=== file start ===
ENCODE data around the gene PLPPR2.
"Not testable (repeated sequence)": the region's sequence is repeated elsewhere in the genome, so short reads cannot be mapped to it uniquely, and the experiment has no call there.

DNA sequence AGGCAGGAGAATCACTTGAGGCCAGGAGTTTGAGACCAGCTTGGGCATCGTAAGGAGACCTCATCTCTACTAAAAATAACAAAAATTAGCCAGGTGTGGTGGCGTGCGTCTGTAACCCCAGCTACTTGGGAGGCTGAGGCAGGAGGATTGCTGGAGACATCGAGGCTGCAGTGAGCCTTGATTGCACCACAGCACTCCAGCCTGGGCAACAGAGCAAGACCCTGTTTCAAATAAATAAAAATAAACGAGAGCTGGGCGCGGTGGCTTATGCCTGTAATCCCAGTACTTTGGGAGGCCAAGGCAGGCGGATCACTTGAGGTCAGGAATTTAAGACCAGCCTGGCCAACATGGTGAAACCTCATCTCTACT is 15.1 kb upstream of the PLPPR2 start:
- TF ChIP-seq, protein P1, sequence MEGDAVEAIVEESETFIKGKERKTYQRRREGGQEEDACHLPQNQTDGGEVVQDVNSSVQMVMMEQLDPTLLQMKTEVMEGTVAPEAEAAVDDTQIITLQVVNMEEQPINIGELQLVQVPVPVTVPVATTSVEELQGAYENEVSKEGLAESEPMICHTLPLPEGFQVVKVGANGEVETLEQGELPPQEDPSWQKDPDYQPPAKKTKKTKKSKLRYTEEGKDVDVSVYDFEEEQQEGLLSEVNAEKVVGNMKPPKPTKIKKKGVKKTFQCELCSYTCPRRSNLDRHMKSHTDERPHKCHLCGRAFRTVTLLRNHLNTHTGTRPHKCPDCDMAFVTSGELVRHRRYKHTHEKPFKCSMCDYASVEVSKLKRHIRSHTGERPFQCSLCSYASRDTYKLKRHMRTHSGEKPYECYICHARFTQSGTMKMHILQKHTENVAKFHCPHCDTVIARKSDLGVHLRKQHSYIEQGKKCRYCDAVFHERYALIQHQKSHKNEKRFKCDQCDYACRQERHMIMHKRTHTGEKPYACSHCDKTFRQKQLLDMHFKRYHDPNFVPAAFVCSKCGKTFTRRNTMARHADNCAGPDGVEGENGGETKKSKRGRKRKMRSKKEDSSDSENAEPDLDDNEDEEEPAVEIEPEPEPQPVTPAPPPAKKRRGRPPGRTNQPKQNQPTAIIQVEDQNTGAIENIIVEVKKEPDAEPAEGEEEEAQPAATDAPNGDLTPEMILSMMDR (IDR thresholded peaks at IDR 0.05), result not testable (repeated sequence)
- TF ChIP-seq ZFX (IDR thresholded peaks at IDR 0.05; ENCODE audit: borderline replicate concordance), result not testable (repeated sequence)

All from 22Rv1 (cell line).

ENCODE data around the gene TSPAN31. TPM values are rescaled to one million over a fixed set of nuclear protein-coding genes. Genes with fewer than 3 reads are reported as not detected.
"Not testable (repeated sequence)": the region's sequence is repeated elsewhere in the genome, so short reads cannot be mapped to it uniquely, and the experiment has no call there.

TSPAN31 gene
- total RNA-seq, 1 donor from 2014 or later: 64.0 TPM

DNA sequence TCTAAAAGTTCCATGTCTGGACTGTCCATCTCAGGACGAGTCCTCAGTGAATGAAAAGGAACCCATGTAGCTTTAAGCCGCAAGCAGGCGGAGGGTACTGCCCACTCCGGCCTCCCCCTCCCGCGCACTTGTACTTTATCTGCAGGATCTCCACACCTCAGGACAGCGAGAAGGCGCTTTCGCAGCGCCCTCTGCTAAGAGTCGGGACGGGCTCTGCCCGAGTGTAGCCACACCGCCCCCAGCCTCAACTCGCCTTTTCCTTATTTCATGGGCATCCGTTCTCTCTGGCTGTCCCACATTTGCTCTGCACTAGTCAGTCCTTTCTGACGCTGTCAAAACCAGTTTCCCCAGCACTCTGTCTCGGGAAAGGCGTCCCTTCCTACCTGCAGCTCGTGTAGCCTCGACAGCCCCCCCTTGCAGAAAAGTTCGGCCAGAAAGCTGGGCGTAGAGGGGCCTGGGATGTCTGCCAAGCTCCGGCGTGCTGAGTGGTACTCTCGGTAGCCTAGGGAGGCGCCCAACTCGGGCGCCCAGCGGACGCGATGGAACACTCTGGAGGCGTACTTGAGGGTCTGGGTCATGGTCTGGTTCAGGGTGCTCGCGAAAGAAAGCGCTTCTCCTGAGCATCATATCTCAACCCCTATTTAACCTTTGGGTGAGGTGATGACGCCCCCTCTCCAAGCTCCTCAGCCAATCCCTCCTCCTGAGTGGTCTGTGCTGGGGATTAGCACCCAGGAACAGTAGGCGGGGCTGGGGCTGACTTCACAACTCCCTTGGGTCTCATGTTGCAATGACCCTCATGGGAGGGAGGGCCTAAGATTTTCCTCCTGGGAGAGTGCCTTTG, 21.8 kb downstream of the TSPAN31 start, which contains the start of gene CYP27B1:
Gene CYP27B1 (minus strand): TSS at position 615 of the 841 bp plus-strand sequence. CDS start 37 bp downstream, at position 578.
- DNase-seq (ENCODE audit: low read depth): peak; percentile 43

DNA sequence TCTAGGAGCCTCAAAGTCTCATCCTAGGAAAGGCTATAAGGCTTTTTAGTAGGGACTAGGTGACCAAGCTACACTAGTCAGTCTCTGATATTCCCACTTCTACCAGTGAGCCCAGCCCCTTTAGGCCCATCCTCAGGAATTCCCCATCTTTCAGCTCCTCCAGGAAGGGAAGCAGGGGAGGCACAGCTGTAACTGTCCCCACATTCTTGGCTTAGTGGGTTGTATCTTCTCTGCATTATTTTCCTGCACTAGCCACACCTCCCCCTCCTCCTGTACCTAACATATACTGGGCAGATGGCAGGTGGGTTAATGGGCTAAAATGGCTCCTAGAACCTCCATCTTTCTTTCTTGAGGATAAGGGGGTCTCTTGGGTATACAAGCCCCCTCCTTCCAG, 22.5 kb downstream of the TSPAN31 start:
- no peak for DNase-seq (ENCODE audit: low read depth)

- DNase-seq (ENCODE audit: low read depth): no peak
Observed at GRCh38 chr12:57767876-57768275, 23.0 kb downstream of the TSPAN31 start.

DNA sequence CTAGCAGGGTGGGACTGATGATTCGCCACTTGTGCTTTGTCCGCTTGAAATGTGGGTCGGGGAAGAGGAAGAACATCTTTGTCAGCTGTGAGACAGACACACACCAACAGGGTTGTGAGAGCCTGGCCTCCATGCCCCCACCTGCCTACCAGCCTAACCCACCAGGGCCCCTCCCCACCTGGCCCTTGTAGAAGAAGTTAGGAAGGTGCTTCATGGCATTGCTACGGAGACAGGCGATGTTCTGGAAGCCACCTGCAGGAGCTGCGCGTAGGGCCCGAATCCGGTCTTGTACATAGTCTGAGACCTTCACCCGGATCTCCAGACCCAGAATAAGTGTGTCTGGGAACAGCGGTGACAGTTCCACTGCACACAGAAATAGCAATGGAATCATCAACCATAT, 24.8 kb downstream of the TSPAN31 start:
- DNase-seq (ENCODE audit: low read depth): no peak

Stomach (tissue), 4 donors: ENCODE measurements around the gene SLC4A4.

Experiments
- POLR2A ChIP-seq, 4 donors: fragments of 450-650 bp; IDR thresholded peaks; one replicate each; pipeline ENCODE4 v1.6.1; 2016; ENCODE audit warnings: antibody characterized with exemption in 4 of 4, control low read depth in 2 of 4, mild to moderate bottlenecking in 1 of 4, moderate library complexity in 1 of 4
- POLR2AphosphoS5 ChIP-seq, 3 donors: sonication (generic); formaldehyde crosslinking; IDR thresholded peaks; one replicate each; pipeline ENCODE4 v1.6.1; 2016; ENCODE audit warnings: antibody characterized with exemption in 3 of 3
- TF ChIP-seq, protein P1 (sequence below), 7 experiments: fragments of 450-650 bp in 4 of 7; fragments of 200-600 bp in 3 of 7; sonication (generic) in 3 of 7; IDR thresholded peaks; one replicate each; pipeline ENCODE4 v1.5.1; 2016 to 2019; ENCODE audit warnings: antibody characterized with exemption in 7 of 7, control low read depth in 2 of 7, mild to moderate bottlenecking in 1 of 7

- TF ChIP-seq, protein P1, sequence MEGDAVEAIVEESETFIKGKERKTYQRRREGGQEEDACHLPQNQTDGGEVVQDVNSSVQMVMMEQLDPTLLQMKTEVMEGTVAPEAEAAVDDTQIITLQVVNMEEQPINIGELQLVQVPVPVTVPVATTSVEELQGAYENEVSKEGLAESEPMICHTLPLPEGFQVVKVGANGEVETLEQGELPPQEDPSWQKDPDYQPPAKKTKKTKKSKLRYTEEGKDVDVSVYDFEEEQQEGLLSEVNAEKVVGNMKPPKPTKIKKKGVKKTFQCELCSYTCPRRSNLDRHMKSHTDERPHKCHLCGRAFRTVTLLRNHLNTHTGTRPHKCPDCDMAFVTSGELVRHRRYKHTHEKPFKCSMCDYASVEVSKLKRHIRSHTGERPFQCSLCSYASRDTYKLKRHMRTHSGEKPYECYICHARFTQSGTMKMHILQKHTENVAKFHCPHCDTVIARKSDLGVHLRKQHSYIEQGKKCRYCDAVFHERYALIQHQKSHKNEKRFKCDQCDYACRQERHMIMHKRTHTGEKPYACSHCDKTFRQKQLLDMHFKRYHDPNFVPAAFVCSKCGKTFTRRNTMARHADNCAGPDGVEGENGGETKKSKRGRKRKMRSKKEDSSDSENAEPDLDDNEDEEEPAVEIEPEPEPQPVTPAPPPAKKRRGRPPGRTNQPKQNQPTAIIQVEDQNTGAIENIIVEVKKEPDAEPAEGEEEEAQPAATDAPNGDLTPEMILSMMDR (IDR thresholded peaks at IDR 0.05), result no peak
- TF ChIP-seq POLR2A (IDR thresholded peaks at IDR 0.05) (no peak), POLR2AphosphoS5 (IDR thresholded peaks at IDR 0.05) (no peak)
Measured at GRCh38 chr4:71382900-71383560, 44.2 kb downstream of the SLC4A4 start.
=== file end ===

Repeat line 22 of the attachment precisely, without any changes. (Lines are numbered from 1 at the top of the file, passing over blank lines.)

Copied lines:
- POLR2A ChIP-seq, 4 donors: fragments of 450-650 bp; IDR thresholded peaks; one replicate each; pipeline ENCODE4 v1.6.1; 2016; ENCODE audit warnings: antibody characterized with exemption in 4 of 4, control low read depth in 2 of 4, mild to moderate bottlenecking in 1 of 4, moderate library complexity in 1 of 4